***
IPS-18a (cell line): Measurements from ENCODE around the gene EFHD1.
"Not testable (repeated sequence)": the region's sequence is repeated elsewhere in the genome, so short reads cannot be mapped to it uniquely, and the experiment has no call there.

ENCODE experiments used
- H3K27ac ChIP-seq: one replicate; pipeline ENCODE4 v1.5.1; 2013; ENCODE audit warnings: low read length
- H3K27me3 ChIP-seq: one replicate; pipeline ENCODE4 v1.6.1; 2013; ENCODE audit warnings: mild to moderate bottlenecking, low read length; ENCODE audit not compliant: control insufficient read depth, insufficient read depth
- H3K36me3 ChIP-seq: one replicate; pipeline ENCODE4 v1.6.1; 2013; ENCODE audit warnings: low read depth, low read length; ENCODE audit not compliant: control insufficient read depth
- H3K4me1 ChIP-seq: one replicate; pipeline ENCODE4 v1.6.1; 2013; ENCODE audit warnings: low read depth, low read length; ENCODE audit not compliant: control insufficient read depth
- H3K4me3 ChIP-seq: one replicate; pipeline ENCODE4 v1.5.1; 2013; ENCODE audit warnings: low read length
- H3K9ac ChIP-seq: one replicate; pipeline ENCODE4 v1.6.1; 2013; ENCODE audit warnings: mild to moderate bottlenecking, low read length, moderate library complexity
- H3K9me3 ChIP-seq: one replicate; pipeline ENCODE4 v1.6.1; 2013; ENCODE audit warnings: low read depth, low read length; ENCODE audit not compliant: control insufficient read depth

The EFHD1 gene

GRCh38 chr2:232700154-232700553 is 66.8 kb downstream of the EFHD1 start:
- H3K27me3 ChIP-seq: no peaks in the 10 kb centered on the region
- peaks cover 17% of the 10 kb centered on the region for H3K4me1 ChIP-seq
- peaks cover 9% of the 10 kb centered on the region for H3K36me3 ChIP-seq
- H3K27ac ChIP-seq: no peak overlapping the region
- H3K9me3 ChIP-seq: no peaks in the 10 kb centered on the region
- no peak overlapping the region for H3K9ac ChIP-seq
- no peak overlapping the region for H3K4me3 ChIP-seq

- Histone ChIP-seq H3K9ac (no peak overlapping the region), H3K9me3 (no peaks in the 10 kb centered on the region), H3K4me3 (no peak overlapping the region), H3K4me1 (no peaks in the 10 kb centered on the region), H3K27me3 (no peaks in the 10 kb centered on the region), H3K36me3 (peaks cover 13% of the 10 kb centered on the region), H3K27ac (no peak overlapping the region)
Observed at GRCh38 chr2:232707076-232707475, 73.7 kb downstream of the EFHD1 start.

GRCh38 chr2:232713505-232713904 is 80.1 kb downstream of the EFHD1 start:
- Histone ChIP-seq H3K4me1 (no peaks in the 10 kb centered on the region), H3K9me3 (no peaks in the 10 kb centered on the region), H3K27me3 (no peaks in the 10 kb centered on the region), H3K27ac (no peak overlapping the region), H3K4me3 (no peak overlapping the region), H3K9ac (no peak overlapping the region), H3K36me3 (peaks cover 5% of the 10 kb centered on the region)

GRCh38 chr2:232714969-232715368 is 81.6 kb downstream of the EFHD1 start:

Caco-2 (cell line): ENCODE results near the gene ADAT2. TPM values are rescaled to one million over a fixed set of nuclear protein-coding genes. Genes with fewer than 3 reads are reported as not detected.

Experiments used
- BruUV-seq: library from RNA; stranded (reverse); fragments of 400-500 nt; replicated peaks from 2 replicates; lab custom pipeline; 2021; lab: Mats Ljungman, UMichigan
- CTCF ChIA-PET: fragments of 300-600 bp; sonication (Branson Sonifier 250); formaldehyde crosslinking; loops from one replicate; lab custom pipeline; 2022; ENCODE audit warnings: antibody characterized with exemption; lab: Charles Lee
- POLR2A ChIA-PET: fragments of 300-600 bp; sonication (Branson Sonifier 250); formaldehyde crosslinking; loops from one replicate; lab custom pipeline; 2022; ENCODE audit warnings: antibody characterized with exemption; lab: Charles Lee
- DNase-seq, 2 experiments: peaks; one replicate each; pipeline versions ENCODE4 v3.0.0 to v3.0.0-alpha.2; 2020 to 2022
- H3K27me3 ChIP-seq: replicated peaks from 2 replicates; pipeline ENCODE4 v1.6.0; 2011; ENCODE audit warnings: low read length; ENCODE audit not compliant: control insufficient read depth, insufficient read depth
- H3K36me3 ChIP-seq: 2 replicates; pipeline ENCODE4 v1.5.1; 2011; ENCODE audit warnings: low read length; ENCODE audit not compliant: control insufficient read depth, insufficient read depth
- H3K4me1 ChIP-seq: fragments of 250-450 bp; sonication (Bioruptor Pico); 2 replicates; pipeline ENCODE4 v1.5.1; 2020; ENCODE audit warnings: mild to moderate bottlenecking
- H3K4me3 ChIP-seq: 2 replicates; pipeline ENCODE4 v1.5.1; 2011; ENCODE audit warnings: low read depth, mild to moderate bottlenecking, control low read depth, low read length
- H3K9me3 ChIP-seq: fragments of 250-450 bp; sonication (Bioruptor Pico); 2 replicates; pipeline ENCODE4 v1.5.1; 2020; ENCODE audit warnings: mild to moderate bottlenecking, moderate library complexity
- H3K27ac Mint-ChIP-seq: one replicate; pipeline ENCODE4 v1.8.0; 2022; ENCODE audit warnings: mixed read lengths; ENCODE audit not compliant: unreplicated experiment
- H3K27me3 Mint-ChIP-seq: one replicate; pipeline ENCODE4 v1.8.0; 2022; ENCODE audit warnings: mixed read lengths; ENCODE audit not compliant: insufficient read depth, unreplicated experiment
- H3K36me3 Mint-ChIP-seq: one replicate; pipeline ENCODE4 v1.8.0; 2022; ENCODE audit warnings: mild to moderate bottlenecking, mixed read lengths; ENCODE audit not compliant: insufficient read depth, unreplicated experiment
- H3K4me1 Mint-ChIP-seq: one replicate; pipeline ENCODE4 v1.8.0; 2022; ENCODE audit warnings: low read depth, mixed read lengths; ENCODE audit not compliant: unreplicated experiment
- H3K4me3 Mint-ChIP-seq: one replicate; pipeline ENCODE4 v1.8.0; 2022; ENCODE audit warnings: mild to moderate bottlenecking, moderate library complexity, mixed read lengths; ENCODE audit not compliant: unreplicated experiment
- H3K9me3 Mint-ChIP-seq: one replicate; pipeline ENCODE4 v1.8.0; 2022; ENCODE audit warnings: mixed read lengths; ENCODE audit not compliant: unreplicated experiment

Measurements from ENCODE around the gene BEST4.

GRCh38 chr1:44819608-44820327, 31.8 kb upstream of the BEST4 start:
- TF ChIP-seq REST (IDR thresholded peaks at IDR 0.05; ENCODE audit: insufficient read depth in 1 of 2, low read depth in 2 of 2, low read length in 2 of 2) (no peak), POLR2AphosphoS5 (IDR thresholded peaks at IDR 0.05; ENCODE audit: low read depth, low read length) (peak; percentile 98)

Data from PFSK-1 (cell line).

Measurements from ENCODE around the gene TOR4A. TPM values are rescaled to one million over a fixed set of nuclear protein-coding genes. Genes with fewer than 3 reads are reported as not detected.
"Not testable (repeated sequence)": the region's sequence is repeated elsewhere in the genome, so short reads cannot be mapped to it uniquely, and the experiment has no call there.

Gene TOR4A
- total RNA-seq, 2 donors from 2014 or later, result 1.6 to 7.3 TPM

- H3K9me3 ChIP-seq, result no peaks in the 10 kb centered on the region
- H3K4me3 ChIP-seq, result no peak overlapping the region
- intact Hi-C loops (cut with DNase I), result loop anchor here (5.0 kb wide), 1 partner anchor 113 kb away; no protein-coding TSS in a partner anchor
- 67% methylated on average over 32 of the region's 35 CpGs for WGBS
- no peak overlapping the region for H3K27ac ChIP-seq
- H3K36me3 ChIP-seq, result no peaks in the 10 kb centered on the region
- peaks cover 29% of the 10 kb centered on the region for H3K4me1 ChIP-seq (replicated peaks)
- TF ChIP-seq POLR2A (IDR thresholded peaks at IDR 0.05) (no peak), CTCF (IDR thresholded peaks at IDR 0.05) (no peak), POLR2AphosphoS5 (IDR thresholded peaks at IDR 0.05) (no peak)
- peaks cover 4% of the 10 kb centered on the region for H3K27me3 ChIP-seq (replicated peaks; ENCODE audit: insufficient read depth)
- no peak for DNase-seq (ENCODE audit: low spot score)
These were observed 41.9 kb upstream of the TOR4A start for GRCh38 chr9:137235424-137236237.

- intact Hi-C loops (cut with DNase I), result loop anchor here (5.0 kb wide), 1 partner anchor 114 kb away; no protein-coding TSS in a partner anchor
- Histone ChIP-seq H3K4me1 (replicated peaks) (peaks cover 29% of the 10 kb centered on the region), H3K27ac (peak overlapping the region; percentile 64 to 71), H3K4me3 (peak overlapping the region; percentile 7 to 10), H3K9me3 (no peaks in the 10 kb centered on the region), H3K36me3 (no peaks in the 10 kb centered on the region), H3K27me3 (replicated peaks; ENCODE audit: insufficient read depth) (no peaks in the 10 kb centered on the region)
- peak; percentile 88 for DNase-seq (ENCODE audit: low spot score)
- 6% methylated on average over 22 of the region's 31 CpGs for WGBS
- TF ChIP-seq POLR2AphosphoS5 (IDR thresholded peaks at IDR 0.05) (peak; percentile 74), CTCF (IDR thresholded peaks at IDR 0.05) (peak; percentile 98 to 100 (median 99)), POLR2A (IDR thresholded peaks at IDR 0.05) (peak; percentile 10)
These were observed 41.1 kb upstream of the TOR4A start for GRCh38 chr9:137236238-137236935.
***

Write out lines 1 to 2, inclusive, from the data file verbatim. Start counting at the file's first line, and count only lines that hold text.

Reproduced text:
IPS-18a (cell line): Measurements from ENCODE around the gene EFHD1.
"Not testable (repeated sequence)": the region's sequence is repeated elsewhere in the genome, so short reads cannot be mapped to it uniquely, and the experiment has no call there.